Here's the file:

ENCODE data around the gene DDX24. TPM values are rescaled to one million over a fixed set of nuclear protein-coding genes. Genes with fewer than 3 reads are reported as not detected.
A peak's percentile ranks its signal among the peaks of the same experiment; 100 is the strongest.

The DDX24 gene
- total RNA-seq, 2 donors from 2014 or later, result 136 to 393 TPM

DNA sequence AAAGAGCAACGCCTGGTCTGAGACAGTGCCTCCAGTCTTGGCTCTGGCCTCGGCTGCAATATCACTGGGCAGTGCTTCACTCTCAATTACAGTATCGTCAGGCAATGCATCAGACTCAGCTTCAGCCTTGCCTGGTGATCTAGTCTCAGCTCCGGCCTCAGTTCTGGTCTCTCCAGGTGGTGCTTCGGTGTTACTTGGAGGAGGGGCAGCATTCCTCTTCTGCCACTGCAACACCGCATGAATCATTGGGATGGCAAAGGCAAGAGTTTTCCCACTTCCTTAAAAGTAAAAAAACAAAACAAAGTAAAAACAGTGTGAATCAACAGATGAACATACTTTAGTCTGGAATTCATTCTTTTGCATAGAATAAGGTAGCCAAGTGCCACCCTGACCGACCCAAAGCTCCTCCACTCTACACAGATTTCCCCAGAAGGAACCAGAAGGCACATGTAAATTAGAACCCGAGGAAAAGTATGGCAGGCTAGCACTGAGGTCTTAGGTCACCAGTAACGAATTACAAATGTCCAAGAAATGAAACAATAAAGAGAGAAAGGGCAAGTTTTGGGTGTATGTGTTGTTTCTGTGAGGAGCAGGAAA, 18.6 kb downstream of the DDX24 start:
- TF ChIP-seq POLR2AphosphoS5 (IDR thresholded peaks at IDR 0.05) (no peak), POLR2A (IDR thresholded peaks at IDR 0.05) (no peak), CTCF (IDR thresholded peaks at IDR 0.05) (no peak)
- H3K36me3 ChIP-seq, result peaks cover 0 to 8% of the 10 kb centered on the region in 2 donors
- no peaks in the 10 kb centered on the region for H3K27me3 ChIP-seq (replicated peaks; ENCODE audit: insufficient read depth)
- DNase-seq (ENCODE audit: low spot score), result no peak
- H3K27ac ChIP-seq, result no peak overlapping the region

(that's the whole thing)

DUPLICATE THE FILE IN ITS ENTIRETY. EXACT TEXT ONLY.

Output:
ENCODE data around the gene DDX24. TPM values are rescaled to one million over a fixed set of nuclear protein-coding genes. Genes with fewer than 3 reads are reported as not detected.
A peak's percentile ranks its signal among the peaks of the same experiment; 100 is the strongest.

The DDX24 gene
- total RNA-seq, 2 donors from 2014 or later, result 136 to 393 TPM

DNA sequence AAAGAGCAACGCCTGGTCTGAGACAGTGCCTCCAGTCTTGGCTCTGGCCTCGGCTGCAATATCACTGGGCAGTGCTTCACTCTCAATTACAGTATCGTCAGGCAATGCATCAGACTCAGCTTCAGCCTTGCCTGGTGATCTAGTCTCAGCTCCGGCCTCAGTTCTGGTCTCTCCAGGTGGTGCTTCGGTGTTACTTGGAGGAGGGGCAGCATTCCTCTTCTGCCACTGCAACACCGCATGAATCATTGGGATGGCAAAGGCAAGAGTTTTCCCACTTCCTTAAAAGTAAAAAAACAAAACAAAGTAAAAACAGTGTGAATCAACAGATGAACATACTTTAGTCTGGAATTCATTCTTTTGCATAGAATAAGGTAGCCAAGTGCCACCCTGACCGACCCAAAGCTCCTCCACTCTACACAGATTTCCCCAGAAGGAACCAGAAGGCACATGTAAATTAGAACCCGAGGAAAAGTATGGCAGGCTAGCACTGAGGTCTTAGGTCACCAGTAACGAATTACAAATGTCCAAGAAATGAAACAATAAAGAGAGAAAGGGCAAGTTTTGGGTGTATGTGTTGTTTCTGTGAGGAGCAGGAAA, 18.6 kb downstream of the DDX24 start:
- TF ChIP-seq POLR2AphosphoS5 (IDR thresholded peaks at IDR 0.05) (no peak), POLR2A (IDR thresholded peaks at IDR 0.05) (no peak), CTCF (IDR thresholded peaks at IDR 0.05) (no peak)
- H3K36me3 ChIP-seq, result peaks cover 0 to 8% of the 10 kb centered on the region in 2 donors
- no peaks in the 10 kb centered on the region for H3K27me3 ChIP-seq (replicated peaks; ENCODE audit: insufficient read depth)
- DNase-seq (ENCODE audit: low spot score), result no peak
- H3K27ac ChIP-seq, result no peak overlapping the region